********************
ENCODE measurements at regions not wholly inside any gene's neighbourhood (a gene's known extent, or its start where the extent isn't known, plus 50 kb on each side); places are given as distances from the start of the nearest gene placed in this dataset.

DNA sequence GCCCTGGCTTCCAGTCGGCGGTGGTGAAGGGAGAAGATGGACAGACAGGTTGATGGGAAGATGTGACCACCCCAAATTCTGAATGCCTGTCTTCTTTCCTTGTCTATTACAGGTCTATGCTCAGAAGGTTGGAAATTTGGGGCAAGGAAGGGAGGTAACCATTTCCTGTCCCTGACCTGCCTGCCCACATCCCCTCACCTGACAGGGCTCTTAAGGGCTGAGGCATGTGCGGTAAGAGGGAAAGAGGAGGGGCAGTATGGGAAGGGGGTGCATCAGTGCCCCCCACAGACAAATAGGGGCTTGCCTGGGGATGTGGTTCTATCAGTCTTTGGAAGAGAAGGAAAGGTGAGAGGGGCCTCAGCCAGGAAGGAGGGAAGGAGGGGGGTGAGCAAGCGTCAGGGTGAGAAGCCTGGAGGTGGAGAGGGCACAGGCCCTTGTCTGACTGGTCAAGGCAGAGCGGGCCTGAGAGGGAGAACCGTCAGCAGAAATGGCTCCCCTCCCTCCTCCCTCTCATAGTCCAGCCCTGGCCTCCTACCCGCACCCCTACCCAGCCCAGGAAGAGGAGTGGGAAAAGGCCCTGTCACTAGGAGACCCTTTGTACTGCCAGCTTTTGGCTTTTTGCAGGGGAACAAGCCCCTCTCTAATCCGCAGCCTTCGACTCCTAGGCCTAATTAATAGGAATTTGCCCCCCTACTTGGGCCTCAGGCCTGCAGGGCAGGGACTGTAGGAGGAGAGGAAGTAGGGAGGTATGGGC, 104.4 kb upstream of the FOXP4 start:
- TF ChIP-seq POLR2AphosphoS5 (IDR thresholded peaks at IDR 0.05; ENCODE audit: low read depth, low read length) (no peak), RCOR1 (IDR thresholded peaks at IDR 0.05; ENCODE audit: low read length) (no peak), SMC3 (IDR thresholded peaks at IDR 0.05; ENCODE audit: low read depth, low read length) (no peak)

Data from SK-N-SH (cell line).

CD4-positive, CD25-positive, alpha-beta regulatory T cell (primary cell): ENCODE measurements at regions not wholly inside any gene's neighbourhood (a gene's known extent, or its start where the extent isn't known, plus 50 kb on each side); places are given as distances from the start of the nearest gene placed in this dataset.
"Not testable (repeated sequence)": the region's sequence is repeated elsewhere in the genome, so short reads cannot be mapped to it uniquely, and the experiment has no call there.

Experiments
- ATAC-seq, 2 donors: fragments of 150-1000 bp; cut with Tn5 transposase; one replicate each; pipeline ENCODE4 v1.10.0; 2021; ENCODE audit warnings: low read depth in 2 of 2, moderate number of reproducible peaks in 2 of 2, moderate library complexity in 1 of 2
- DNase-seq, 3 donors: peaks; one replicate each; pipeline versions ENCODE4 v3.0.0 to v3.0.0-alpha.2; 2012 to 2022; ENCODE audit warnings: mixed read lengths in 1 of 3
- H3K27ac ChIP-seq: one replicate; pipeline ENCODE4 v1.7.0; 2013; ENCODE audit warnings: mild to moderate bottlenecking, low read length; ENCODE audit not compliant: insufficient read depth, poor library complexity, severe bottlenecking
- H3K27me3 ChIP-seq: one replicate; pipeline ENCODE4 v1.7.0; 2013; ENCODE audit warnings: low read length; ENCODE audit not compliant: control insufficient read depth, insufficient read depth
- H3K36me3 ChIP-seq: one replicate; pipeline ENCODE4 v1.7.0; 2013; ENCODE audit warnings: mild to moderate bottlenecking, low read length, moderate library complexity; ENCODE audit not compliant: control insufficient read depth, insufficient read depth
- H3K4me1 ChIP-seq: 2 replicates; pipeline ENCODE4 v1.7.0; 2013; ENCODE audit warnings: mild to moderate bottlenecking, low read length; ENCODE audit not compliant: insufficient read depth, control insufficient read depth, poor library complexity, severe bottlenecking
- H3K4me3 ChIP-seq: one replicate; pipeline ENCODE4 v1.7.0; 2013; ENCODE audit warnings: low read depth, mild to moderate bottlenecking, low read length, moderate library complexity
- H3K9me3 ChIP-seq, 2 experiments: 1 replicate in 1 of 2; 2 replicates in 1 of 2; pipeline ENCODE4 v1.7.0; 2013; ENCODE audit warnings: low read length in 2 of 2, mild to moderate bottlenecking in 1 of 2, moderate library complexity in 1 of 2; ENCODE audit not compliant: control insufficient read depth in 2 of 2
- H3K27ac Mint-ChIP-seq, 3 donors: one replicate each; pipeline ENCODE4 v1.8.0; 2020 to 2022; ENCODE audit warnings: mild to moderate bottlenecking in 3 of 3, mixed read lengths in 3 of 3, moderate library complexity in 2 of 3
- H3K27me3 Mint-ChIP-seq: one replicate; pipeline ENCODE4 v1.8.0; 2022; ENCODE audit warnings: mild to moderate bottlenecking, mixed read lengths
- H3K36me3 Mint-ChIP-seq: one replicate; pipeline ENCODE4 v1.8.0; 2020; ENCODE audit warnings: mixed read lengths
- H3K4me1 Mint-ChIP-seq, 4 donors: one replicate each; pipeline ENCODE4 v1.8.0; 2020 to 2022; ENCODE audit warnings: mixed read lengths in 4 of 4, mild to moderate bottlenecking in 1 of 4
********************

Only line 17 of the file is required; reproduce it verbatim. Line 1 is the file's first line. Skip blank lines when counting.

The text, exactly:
- H3K27me3 Mint-ChIP-seq: one replicate; pipeline ENCODE4 v1.8.0; 2022; ENCODE audit warnings: mild to moderate bottlenecking, mixed read lengths